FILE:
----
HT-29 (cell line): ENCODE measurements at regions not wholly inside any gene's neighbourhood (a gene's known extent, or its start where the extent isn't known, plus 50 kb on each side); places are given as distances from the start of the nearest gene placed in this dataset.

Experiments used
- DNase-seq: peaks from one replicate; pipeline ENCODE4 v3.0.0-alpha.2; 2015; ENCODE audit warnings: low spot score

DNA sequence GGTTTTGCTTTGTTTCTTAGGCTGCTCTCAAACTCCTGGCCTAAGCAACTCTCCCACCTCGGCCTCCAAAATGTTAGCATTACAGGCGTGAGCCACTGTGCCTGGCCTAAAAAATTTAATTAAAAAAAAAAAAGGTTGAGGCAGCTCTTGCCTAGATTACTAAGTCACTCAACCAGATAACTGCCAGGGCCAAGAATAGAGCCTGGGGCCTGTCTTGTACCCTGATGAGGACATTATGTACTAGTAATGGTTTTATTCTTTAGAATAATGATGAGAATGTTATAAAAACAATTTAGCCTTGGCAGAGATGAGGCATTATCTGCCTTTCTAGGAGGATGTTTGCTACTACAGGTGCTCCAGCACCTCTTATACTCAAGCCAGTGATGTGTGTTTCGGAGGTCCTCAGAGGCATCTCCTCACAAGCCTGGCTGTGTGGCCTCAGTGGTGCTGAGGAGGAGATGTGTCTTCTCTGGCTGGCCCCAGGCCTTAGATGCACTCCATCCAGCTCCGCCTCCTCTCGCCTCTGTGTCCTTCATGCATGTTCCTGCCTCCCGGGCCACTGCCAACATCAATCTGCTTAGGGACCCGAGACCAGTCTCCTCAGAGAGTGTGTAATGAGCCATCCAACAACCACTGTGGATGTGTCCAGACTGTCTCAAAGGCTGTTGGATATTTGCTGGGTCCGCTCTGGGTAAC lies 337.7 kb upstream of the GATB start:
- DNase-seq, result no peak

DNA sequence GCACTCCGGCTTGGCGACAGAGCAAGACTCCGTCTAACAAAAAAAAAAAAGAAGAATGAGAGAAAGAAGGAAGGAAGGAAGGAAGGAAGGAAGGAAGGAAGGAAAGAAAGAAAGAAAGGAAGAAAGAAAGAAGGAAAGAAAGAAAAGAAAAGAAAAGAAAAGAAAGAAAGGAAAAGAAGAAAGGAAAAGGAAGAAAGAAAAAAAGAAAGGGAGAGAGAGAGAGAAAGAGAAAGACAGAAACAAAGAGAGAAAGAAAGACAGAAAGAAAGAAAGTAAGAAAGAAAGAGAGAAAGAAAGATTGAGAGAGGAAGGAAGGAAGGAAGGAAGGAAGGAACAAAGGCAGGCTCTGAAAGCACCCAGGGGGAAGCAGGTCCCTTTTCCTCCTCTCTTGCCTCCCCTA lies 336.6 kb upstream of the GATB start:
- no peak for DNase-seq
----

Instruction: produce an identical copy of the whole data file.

HT-29 (cell line): ENCODE measurements at regions not wholly inside any gene's neighbourhood (a gene's known extent, or its start where the extent isn't known, plus 50 kb on each side); places are given as distances from the start of the nearest gene placed in this dataset.

Experiments used
- DNase-seq: peaks from one replicate; pipeline ENCODE4 v3.0.0-alpha.2; 2015; ENCODE audit warnings: low spot score

DNA sequence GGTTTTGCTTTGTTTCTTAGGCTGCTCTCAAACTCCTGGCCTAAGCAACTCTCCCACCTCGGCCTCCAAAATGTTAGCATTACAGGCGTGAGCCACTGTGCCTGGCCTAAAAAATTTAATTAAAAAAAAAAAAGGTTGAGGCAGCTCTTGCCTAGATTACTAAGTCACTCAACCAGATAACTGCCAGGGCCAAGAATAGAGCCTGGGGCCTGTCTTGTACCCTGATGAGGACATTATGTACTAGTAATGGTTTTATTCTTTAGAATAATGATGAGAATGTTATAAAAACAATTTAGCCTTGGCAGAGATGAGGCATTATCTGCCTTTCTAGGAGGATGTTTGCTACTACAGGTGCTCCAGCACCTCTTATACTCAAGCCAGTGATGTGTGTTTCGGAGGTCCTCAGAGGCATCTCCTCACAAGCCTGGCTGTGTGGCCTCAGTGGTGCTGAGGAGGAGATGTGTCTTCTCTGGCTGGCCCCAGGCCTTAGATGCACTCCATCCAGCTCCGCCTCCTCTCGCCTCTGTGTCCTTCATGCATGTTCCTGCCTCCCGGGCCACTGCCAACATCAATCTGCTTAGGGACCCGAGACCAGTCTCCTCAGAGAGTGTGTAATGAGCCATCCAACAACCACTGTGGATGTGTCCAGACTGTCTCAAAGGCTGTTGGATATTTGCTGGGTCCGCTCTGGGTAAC lies 337.7 kb upstream of the GATB start:
- DNase-seq, result no peak

DNA sequence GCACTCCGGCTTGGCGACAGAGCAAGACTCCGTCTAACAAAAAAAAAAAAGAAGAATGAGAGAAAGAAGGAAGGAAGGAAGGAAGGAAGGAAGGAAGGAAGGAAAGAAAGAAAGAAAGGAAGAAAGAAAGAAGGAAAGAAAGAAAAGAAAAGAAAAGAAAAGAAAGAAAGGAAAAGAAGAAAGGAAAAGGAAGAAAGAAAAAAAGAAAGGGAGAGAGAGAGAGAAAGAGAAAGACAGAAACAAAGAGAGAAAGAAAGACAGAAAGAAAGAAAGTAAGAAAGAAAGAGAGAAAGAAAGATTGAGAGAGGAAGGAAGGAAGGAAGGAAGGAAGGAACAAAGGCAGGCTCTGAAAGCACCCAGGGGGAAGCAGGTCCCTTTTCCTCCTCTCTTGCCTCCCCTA lies 336.6 kb upstream of the GATB start:
- no peak for DNase-seq